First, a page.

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[ri-fyooz] /rɪˈfyuz/
verb (used with object), refused, refusing.
to decline to accept (something offered):
to refuse an award.
to decline to give; deny (a request, demand, etc.):
to refuse permission.
to express a determination not to (do something):
to refuse to discuss the question.
to decline to submit to.
(of a horse) to decline to leap over (a barrier).
to decline to accept (a suitor) in marriage.
Military. to bend or curve back (the flank units of a military force) so that they face generally to the flank rather than the front.
Obsolete. to renounce.
verb (used without object), refused, refusing.
to decline acceptance, consent, or compliance.
Origin of refuse1
1300-50; Middle English refusen < Middle French refuser, Old FrenchLatin refūsus, past participle of refundere to pour back; see refund1
Related forms
refusable, adjective
refuser, noun
quasi-refused, adjective
unrefusable, adjective
unrefused, adjective
unrefusing, adjective
1. rebuff. Refuse, decline, reject, spurn all imply nonacceptance of something. To decline is milder and more courteous than to refuse, which is direct and often emphatic in expressing determination not to accept what is offered or proposed: to refuse a bribe; to decline an invitation. To reject is even more positive and definite than refuse : to reject a suitor. To spurn is to reject with scorn: to spurn a bribe.
1. accept, welcome. Unabridged
Based on the Random House Dictionary, © Random House, Inc. 2017.
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Examples from the Web for refusing
Contemporary Examples
Historical Examples
  • "Nonsense, Presley," answered the other, refusing to become angry.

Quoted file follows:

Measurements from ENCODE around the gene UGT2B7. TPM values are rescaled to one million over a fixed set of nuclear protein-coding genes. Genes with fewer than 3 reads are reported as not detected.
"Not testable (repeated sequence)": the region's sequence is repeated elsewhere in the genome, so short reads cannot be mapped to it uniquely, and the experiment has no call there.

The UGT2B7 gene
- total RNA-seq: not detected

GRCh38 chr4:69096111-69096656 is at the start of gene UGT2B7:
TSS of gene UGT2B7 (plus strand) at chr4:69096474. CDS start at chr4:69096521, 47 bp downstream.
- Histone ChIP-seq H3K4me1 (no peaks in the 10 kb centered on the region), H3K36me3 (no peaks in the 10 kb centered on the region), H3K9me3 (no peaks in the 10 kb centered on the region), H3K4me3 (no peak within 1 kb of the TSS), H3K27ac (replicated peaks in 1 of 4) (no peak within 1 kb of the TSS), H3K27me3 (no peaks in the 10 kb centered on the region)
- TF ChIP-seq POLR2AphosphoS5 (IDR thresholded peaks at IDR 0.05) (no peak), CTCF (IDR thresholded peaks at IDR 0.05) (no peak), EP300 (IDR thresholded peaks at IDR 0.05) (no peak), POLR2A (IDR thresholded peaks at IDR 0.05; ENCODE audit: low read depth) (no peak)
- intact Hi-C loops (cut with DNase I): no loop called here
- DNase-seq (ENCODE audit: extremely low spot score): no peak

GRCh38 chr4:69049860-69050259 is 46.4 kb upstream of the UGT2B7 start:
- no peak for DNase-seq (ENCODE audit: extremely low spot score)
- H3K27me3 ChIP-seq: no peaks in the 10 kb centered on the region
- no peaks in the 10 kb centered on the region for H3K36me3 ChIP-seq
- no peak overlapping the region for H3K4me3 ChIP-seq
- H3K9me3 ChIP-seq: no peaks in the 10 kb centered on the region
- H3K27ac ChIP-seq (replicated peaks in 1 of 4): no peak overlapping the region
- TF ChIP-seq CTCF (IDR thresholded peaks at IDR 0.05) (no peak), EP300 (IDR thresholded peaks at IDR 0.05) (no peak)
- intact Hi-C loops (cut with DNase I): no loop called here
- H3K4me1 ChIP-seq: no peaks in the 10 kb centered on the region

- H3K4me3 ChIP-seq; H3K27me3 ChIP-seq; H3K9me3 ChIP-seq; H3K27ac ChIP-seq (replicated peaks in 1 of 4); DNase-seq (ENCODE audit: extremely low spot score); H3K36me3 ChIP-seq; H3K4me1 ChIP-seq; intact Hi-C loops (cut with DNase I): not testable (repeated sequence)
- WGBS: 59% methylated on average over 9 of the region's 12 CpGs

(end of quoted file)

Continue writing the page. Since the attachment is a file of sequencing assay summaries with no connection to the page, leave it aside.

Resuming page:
The Octopus Frank Norris
  • You are very good to have forgiven us for refusing you; but you see—a prince!

    The Lady of Lyons Edward Bulwer Lytton
  • So far as he himself was concerned, he would not have hesitated a moment in refusing the terms offered by Henkel.

    On Land And Sea At The Dardanelles Thomas Charles Bridges
  • He ordered the soldier to do a menial service, and killed him for refusing.

    Between the Lines Henry Bascom Smith
  • He sank into a mild melancholy, refusing for more than eighteen months to put pen to paper.

    The Ways of Men Eliot Gregory
British Dictionary definitions for refusing


(transitive) to decline to accept (something offered): to refuse a present, to refuse promotion
to decline to give or grant (something) to (a person, organization, etc)
(when transitive, takes an infinitive) to express determination not (to do something); decline: he refuses to talk about it
(of a horse) to be unwilling to take (a jump), as by swerving or stopping
(transitive) (of a woman) to declare one's unwillingness to accept (a suitor) as a husband
Derived Forms
refusable, adjective
refuser, noun
Word Origin
C14: from Old French refuser, from Latin refundere to pour back; see refund


  1. anything thrown away; waste; rubbish
  2. (as modifier): a refuse collection
Word Origin
C15: from Old French refuser to refuse1
Collins English Dictionary - Complete & Unabridged 2012 Digital Edition
© William Collins Sons & Co. Ltd. 1979, 1986 © HarperCollins
Publishers 1998, 2000, 2003, 2005, 2006, 2007, 2009, 2012
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Word Origin and History for refusing



c.1300, from Old French refuser "reject, disregard, avoid" (12c.), from Vulgar Latin *refusare, frequentative form from past participle stem of Latin refundere "pour back, give back" (see refund (v.)). Related: Refused; refusing.


mid-14c., "an outcast;" mid-14c., "a rejected thing, waste material, trash," from Old French refus "waste product, rubbish; refusal, denial, rejection," a back-formation from the past participle of refuser (see refuse (v.)). As an adjective from late 14c., "despised, rejected;" early 15c., "of low quality."

Online Etymology Dictionary, © 2010 Douglas Harper
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